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Oct. 2, 2022

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Bookstores try to read future

Battered by prolonged recession, local booksellers use variety of strategies to keep their doors open

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A small crowd listens to a reading at Cover to Cover Books.
A small crowd listens to a reading at Cover to Cover Books. Photo Gallery

Some of Clark County’s independent booksellers are using a variety of sales strategies, from hosting in-store events to marketing on social network sites, to compete. Here is an overview of three stores:

Cover to Cover Books

o What: Carries an estimated 30,000 new and used book titles which it sells at the store and off its Web site. The shop also offers credit for trade-ins.

o Where: 1817 Main St., Vancouver.

o Sales strategy: Hosts regular author’s book-signing events, writers group meetings and poetry readings; tracks customer preferences and works to keep those titles in stock; emphasizes customer service.

Mel Sanders, store co-owner, on the satisfaction of owning a book store: “I will say that my heart is satisfied, but my wallet is not. I love what I do, but if my husband did not have a job, this would not contribute to the bottom line at home.”

o On the Web: http://www.covertocoverbooks.net.

Literary Leftovers

o What: Carries an estimated 50,000 new and used book titles and offers credit for trade-ins. The business sells a small sampling of specialty books online. Its best-sellers include works by historical fiction writers such as Vince Flynn, Lee Childe and Bernard Cornwell.

Some of Clark County's independent booksellers are using a variety of sales strategies, from hosting in-store events to marketing on social network sites, to compete. Here is an overview of three stores:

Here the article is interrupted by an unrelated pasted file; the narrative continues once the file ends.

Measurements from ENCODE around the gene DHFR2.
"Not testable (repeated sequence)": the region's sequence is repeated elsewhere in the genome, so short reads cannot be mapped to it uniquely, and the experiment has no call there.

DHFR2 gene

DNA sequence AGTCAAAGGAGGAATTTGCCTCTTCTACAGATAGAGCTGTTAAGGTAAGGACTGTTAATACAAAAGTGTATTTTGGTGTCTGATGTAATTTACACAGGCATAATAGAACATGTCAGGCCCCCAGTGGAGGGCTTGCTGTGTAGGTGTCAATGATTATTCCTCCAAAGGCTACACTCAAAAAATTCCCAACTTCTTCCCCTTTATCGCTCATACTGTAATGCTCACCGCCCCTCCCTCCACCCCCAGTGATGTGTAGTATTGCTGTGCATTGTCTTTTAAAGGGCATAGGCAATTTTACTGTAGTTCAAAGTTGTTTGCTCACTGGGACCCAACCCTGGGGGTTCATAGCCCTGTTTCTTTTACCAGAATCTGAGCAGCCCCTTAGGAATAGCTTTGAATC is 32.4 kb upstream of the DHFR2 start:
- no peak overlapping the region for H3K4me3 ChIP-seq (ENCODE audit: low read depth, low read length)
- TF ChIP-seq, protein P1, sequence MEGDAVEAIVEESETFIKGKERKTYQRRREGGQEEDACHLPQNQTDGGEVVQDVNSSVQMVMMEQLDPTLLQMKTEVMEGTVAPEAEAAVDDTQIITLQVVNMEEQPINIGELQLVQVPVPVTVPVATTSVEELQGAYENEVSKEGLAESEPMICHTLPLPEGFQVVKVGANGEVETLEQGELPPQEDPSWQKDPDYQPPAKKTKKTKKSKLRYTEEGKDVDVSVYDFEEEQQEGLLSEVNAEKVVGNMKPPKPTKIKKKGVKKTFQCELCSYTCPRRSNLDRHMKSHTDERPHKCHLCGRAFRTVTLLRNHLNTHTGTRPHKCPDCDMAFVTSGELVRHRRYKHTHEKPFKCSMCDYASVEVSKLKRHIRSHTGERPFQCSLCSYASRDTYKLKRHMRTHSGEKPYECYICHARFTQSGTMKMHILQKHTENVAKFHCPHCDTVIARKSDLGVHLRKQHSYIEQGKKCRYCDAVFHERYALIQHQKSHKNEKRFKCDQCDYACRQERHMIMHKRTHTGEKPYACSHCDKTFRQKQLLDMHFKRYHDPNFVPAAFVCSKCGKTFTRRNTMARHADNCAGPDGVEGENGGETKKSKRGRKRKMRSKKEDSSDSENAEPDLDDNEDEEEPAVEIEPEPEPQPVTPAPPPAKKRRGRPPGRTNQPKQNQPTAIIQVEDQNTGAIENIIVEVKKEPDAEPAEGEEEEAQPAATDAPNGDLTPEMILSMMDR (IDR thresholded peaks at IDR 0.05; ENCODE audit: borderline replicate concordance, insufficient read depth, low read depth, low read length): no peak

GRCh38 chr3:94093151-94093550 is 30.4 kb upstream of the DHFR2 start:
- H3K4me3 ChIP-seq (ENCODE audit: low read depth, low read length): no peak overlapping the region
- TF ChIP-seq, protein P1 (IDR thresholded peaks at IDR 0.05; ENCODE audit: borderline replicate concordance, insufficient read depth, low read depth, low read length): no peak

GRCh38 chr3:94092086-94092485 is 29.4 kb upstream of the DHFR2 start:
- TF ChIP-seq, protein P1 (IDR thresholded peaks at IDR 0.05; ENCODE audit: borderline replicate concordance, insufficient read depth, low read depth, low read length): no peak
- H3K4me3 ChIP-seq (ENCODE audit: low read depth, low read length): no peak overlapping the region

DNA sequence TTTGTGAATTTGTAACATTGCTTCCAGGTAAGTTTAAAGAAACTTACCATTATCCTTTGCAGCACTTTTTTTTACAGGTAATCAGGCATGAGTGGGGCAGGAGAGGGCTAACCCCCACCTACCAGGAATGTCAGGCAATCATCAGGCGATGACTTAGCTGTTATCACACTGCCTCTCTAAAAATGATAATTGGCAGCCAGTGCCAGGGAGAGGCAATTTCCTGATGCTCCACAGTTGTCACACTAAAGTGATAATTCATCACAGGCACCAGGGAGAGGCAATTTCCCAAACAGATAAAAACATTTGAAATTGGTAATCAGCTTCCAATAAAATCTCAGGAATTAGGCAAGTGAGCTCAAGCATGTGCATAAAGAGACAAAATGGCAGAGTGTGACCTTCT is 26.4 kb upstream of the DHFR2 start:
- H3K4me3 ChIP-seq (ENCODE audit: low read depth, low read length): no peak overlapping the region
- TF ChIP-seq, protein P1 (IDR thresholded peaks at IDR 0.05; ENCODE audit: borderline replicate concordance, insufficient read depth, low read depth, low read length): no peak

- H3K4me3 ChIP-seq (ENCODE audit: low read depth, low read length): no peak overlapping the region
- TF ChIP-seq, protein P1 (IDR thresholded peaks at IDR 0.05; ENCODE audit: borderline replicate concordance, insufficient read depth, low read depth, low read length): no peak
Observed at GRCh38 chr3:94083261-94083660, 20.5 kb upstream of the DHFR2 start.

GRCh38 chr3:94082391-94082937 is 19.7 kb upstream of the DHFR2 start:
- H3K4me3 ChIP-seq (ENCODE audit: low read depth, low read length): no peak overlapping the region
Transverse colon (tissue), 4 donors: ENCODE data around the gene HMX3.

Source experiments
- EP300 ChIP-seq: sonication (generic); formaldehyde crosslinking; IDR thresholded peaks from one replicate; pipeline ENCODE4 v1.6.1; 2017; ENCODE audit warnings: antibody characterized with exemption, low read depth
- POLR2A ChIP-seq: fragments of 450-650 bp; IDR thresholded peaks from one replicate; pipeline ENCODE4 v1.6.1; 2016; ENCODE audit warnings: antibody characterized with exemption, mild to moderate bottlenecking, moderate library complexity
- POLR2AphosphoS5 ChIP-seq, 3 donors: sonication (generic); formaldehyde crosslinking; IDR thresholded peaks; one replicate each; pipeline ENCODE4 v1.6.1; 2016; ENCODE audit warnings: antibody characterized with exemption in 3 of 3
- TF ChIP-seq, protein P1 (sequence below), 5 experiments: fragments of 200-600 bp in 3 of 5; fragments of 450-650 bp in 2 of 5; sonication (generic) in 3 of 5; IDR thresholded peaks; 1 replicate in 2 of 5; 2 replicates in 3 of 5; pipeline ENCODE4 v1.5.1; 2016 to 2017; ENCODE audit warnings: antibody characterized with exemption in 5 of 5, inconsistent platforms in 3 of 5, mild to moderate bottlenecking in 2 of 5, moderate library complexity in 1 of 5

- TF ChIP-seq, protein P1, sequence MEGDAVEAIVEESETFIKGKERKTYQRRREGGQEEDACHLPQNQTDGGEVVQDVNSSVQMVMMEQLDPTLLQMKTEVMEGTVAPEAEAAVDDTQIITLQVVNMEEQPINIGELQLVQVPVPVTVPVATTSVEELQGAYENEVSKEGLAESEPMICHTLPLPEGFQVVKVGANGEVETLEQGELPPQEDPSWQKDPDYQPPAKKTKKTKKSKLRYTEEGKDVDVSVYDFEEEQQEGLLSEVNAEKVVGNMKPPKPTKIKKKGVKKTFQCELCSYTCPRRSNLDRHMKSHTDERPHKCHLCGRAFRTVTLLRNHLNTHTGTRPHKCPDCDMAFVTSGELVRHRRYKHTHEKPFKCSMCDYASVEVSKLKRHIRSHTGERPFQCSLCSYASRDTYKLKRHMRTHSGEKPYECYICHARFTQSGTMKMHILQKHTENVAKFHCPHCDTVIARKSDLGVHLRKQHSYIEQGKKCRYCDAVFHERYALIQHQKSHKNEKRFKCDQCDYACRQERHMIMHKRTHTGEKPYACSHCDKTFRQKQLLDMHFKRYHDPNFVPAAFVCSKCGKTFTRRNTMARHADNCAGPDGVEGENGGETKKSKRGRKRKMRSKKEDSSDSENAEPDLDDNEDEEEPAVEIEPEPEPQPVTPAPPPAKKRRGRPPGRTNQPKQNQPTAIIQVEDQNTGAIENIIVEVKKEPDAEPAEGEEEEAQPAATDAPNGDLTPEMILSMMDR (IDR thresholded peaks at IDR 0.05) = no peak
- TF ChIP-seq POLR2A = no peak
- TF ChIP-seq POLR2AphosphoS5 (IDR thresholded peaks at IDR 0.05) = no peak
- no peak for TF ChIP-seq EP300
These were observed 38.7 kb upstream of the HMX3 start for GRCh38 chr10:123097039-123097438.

Cover to Cover Books

o What: Carries an estimated 30,000 new and used book titles which it sells at the store and off its Web site. The shop also offers credit for trade-ins.

o Where: 1817 Main St., Vancouver.

o Sales strategy: Hosts regular author's book-signing events, writers group meetings and poetry readings; tracks customer preferences and works to keep those titles in stock; emphasizes customer service.

Mel Sanders, store co-owner, on the satisfaction of owning a book store: "I will say that my heart is satisfied, but my wallet is not. I love what I do, but if my husband did not have a job, this would not contribute to the bottom line at home."

o On the Web: http://www.covertocoverbooks.net.

Literary Leftovers

o What: Carries an estimated 50,000 new and used book titles and offers credit for trade-ins. The business sells a small sampling of specialty books online. Its best-sellers include works by historical fiction writers such as Vince Flynn, Lee Childe and Bernard Cornwell.

o Where: 813 Main St., Battle Ground.

o Sales strategy: Advertises in small publications; hosts book events; focuses on personalized customer service. Steve Tommerup, store owner, on the effects of the recession on his bookstore: "People often come in and say this business ought to do well during a recession, but it has changed the whole dynamic of my business. People are bringing in way more books for trade than they are buying."

o On the Web: http://www.literaryleftovers.com.

Vintage Books